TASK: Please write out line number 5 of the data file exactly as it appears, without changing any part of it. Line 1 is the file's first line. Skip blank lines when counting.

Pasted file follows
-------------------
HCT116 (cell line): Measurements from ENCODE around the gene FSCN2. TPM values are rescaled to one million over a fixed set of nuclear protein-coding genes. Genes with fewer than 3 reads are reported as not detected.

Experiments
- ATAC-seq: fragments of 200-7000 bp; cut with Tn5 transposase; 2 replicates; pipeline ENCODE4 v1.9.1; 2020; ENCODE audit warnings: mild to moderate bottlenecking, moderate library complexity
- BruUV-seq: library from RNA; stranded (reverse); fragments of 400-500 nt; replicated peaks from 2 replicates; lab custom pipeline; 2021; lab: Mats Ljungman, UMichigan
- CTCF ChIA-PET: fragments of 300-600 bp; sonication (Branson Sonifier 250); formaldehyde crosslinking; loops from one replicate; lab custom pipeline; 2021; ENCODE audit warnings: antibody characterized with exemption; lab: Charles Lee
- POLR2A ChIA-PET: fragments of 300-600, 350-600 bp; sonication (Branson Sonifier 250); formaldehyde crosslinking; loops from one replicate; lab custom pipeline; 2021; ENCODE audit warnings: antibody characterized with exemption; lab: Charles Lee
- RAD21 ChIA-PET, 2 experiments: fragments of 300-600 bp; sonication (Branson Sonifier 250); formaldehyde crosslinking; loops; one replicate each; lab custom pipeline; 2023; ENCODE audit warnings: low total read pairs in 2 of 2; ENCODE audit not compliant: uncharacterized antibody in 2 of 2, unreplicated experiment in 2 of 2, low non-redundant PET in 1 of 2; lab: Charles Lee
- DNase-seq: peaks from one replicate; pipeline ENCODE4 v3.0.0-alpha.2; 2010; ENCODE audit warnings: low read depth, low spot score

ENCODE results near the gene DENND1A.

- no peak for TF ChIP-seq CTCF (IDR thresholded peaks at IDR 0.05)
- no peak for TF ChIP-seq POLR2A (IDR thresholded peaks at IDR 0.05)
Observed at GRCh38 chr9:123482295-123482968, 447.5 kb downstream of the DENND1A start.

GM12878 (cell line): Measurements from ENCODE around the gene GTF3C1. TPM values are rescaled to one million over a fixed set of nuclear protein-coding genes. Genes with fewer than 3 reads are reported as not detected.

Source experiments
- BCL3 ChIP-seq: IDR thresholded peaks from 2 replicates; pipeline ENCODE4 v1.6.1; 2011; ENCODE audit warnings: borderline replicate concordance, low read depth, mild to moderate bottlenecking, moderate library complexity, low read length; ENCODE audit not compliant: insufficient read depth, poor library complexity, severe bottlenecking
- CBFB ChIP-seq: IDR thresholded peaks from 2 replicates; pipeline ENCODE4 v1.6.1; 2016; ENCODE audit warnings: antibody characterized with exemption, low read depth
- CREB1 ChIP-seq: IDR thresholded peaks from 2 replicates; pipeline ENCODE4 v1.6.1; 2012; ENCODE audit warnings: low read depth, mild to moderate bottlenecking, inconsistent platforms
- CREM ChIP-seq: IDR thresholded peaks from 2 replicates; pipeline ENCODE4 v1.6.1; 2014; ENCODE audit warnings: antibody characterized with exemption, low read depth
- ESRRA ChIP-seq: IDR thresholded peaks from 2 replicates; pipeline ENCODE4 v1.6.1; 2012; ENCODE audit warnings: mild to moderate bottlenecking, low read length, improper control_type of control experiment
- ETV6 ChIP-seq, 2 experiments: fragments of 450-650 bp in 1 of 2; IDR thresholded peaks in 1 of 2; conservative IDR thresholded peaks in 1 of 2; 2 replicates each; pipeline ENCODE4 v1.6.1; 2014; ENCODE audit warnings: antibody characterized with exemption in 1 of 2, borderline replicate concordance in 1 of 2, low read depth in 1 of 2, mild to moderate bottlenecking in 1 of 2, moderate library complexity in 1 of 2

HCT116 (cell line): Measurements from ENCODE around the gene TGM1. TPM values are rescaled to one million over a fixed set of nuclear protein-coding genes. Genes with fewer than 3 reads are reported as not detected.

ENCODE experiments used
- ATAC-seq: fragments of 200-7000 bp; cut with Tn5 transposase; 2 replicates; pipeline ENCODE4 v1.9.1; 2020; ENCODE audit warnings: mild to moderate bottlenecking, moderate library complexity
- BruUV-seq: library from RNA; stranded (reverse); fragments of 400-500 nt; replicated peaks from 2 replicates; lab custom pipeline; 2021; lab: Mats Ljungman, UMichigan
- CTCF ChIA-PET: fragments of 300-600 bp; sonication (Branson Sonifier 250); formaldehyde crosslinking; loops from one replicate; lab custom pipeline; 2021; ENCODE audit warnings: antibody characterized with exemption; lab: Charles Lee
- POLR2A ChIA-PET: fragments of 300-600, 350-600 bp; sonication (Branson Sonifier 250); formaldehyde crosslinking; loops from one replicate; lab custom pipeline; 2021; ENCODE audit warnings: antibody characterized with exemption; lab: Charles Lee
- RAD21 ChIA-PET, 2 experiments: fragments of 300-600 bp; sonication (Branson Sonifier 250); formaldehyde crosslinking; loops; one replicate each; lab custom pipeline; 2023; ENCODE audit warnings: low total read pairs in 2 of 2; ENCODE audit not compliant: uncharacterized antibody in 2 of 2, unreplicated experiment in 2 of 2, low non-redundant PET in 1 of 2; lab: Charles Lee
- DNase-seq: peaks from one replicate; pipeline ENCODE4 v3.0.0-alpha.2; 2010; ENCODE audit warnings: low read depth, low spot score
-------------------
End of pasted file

- CTCF ChIA-PET: fragments of 300-600 bp; sonication (Branson Sonifier 250); formaldehyde crosslinking; loops from one replicate; lab custom pipeline; 2021; ENCODE audit warnings: antibody characterized with exemption; lab: Charles Lee